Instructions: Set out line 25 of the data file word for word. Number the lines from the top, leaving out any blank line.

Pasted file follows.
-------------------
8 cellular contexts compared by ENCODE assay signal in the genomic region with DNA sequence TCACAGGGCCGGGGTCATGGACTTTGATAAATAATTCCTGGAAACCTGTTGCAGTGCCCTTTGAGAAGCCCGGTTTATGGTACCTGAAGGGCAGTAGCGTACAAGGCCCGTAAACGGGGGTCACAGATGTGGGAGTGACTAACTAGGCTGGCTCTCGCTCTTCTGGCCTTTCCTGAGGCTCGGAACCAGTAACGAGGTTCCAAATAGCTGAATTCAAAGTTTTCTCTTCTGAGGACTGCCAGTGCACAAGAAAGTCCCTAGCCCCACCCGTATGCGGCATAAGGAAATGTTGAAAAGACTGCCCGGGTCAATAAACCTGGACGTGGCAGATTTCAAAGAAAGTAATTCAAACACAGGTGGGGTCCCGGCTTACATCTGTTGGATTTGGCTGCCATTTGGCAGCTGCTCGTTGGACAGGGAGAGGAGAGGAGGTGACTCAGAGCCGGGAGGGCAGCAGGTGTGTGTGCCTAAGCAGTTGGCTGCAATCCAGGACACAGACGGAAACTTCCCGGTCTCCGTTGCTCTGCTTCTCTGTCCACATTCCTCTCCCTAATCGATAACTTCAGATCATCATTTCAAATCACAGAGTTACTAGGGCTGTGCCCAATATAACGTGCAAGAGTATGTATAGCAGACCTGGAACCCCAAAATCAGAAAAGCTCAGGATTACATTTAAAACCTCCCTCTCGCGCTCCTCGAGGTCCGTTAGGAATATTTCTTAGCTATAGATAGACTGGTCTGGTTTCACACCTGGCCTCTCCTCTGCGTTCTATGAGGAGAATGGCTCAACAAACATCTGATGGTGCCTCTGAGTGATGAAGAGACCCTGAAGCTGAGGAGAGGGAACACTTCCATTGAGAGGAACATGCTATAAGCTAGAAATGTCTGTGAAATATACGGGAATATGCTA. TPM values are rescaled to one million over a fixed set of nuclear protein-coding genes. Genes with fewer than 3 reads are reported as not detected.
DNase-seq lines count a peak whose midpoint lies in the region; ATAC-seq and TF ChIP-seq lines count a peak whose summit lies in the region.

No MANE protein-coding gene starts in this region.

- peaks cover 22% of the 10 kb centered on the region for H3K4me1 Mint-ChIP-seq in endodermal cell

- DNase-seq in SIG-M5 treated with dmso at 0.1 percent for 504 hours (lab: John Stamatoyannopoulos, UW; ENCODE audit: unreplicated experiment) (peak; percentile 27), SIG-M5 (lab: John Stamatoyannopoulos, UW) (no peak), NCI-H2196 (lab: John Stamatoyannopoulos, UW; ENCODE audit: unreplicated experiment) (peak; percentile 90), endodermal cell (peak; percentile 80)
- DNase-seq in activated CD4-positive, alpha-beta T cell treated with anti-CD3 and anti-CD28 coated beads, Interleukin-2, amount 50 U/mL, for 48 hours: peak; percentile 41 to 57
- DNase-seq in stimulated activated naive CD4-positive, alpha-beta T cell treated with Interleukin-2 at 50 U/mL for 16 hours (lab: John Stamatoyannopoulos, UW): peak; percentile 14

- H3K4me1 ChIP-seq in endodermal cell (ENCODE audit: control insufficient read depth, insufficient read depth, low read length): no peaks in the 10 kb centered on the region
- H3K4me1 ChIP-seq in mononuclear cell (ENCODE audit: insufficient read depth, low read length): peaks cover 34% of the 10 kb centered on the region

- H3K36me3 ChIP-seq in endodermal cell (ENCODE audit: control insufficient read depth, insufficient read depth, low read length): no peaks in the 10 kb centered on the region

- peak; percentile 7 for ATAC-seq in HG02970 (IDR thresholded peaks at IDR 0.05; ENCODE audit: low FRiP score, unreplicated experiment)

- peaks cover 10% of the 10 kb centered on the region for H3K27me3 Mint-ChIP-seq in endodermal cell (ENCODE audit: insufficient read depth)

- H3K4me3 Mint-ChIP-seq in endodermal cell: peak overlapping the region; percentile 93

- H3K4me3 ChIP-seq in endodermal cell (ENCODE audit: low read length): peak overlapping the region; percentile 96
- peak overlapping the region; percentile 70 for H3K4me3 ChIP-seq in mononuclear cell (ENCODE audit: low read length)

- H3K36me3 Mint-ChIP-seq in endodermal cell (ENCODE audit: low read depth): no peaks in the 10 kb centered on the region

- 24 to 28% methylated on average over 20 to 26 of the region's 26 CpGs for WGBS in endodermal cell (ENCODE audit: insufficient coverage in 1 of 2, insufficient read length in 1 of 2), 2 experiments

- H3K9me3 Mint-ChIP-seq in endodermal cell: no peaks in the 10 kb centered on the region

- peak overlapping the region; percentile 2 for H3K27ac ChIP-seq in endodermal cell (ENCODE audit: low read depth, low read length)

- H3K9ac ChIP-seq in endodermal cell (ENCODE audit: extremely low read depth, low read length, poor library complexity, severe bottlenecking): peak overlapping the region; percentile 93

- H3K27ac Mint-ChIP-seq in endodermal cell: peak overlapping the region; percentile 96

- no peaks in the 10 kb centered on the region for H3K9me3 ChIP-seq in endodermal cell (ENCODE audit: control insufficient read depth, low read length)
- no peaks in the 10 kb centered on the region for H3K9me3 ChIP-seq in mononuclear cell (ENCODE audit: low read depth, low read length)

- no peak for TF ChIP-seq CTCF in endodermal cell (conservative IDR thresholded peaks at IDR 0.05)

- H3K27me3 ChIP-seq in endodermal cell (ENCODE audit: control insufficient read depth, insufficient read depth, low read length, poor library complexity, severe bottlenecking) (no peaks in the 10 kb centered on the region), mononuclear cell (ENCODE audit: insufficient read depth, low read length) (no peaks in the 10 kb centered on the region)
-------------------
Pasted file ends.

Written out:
- H3K27me3 ChIP-seq in endodermal cell (ENCODE audit: control insufficient read depth, insufficient read depth, low read length, poor library complexity, severe bottlenecking) (no peaks in the 10 kb centered on the region), mononuclear cell (ENCODE audit: insufficient read depth, low read length) (no peaks in the 10 kb centered on the region)